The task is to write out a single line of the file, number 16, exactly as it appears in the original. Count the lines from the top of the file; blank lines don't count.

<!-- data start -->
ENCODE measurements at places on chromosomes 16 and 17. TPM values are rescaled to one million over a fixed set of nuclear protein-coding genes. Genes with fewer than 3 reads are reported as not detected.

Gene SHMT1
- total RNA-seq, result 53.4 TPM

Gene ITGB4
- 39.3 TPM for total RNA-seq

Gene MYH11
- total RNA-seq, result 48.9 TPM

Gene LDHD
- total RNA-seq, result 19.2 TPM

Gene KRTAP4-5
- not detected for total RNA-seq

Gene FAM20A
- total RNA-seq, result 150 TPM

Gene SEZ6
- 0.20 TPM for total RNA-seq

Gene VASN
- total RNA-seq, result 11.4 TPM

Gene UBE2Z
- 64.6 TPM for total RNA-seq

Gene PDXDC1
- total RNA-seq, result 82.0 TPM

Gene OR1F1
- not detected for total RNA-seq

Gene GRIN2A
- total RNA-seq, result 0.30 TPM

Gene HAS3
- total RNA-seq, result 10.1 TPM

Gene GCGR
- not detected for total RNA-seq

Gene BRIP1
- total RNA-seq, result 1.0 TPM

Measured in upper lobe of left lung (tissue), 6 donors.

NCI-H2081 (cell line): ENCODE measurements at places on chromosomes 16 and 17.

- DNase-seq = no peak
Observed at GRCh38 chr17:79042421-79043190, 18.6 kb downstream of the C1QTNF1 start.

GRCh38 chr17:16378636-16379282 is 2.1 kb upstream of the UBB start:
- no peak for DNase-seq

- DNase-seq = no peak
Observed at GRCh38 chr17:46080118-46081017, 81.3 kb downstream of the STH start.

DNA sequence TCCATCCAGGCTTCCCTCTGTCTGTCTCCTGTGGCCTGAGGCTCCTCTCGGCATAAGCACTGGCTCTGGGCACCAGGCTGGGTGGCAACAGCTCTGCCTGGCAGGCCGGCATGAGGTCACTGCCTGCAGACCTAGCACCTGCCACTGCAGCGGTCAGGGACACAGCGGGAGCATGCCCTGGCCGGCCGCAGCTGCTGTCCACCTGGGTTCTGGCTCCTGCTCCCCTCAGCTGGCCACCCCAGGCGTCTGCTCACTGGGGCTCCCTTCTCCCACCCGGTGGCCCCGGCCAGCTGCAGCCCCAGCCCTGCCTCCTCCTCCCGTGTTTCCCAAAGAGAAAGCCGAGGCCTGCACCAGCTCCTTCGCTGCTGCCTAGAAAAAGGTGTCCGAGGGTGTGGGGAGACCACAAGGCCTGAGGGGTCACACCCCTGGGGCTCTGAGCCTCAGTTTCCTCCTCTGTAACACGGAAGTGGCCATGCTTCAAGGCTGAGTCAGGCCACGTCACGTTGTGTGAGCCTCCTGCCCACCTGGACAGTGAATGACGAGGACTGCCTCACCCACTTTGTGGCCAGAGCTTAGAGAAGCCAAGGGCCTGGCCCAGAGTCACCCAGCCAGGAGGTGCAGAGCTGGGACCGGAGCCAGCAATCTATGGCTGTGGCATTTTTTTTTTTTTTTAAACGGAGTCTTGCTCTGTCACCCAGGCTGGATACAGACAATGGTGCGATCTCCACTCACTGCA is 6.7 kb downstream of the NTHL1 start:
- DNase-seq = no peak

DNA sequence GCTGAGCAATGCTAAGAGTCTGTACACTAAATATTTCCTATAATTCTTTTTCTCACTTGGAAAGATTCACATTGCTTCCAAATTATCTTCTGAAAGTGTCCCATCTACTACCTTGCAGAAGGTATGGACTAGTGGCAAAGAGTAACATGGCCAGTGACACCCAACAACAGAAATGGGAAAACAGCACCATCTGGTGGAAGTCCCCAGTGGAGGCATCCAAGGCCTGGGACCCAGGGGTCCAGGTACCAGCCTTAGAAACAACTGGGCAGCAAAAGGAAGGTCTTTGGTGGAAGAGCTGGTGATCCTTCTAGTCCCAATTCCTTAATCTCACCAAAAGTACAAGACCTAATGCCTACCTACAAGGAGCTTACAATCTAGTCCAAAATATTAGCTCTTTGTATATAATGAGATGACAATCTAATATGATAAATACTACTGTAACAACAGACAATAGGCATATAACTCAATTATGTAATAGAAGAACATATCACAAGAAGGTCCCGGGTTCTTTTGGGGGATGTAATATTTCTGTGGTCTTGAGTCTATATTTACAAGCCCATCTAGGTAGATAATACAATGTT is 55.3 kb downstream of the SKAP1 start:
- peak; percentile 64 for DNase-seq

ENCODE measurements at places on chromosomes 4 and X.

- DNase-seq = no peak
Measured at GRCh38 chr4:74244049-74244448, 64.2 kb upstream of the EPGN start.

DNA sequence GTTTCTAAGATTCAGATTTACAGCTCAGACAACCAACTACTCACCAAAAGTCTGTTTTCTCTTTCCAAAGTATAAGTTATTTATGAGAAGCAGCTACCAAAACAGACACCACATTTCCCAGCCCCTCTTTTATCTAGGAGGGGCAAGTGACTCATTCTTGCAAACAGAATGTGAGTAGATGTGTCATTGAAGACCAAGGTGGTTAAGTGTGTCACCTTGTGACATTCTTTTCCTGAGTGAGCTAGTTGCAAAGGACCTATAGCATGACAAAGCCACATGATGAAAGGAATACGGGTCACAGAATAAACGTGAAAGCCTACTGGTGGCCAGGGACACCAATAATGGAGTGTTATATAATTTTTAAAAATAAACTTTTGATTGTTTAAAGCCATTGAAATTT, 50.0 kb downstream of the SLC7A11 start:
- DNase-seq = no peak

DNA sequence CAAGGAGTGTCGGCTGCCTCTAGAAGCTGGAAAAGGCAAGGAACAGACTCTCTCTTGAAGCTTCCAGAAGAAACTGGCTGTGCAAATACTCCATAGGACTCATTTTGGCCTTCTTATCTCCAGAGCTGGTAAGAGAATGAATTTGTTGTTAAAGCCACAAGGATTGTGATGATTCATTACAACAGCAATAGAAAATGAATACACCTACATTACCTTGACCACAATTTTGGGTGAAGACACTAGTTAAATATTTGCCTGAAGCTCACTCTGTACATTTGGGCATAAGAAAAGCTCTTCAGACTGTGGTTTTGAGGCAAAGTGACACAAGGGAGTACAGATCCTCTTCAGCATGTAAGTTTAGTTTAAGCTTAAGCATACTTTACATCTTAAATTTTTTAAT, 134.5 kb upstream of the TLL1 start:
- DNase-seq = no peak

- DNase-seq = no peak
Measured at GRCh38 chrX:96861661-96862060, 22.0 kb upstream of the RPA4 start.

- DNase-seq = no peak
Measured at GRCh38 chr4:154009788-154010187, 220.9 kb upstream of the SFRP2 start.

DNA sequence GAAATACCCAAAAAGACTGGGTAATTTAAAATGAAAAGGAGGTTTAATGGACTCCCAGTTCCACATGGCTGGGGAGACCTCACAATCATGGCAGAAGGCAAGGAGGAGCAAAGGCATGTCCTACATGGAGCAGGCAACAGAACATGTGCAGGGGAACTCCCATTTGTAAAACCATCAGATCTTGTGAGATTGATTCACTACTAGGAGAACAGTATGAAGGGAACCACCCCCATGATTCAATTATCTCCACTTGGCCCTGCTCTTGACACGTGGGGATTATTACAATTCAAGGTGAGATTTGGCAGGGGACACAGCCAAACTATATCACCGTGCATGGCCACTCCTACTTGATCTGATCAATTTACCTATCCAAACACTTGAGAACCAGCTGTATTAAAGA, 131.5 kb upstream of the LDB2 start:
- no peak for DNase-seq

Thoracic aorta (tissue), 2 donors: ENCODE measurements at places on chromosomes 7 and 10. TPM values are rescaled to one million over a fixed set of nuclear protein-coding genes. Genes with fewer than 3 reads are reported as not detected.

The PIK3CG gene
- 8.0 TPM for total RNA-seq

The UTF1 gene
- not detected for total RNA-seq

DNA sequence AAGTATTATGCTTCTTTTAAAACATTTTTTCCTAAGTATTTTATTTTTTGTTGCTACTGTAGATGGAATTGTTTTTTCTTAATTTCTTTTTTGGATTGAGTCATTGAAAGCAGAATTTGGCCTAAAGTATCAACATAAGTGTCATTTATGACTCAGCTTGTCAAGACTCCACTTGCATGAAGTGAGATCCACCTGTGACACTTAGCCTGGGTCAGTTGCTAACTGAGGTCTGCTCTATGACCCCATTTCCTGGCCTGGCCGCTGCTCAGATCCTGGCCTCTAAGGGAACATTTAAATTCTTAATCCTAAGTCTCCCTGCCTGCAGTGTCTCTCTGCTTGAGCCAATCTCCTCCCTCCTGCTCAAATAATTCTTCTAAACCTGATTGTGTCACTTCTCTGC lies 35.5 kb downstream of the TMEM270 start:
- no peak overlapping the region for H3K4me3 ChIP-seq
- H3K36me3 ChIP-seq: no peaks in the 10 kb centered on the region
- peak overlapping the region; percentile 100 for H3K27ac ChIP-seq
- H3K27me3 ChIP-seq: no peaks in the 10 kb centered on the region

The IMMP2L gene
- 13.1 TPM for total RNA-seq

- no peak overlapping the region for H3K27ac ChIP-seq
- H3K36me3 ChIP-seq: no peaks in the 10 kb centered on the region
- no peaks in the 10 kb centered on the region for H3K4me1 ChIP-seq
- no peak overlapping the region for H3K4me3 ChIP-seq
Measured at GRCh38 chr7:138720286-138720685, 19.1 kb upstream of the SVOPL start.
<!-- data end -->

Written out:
Gene VASN